Translation:He takes his wife along on a business trip.
Well "nemen" is specifically "to take". If it was "to bring", it should be "brengen". So it depends how literally or loosely you want to translate. Personally, I think changing it to "bring", when the original said "take" is taking some liberties with the text. In English, it's acceptable to say either - and I suspect in Dutch too. But when translating, it's good practice to stick as closely as possible to the original, unless it results in an obviously clumsy or unnatural phrase in the target language. Also, even in English, I think whether it's "bring" or "take" depends on the location of the speaker. If they are already at the destination of the business trip, or going too, they would say someone is bringing his wife. If they are stopping at home, they would say he's taking her.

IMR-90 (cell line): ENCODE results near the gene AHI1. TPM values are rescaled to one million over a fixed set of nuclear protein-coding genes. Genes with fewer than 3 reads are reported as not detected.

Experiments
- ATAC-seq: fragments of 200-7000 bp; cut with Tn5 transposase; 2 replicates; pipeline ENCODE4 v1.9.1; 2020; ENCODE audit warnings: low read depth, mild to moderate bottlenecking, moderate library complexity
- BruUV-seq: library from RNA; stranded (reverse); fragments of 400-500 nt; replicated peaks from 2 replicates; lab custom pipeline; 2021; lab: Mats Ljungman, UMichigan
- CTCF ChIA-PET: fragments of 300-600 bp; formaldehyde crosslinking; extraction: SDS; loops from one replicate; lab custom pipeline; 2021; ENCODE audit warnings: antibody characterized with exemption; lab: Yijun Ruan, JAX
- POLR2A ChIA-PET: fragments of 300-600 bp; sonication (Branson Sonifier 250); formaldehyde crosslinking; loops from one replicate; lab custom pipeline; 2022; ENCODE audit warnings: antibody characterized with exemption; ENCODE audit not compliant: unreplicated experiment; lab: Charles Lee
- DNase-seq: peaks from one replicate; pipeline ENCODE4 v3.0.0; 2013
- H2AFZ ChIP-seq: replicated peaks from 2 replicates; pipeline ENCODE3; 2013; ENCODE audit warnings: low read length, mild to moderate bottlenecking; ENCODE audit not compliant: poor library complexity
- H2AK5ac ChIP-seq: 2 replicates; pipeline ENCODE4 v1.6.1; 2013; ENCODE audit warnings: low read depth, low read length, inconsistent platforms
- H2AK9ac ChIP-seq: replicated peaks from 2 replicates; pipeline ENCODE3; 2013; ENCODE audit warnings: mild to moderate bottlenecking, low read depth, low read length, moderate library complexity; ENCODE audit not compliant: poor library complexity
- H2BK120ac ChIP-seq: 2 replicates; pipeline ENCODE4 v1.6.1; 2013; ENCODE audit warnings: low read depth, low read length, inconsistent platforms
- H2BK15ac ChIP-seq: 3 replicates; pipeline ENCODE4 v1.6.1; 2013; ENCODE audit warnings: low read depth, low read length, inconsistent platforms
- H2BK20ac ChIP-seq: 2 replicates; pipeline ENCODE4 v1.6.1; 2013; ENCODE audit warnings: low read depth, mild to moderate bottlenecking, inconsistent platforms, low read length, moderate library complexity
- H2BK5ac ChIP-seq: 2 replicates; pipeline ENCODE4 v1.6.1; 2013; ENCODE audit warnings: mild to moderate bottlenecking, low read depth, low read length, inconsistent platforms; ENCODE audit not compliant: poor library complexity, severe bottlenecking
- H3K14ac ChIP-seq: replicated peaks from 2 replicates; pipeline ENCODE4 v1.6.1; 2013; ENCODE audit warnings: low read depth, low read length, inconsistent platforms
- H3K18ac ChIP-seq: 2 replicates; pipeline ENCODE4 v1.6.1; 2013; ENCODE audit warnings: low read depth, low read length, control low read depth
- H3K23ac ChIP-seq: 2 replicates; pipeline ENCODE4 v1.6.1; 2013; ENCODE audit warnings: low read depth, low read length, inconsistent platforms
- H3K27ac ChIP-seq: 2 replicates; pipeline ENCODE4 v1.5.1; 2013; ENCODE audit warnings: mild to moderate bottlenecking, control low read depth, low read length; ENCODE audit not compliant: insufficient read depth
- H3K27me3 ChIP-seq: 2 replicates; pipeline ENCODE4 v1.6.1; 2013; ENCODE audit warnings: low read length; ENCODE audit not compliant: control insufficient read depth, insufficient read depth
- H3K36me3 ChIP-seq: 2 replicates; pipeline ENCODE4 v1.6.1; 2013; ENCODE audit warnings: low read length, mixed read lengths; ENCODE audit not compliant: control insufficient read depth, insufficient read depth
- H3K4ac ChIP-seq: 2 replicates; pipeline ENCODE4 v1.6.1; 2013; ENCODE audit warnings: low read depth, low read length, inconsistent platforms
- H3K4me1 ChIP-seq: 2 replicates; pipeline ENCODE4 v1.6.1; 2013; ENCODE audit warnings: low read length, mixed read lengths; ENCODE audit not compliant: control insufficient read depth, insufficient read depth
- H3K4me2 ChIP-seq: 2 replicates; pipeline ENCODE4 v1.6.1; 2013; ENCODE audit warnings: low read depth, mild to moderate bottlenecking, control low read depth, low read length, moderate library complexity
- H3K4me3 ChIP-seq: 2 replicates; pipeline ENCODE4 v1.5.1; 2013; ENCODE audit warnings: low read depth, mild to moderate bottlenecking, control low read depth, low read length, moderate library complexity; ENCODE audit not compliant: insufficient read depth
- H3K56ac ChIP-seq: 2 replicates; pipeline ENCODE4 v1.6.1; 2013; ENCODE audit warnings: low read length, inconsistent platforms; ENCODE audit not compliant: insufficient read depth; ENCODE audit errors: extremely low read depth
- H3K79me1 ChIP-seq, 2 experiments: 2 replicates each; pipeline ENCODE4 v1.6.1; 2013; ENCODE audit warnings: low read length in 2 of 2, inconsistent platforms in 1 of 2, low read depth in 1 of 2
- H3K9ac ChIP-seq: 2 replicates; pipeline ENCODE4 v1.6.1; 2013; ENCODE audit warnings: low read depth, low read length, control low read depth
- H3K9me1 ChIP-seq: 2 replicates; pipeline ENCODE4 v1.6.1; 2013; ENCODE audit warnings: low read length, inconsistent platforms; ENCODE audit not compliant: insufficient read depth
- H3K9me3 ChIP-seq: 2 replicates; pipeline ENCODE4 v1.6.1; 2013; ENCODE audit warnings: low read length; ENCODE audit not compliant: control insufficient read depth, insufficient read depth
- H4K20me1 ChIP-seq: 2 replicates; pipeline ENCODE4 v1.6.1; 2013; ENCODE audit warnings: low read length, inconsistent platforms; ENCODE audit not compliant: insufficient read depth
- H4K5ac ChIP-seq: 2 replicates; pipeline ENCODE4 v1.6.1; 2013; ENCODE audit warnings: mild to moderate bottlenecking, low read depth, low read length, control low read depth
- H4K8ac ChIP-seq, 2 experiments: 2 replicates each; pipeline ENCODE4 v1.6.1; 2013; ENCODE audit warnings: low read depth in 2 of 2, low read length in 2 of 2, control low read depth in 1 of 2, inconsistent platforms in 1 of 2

You can add 'mee' at the end, but it's not necessary, this word order is also right. 'Hij neemt zijn vrouw op zakenreis mee' is also good, but I feel 'Hij neemt zijn vrouw mee op zakenreis' is more natural. Maybe it has something to do with the 'thing' that you're taking with you? 'zijn vrouw' is the object here that is done something with, so the verb "wraps" around it.
No, the "him" is not redundant or optional in correct English. The only way you could avoid it would be to substitute "along" for "with". If you say: "He takes his wife along on business trips", the "with him" part is implicit (although it would not be incorrect still to include it).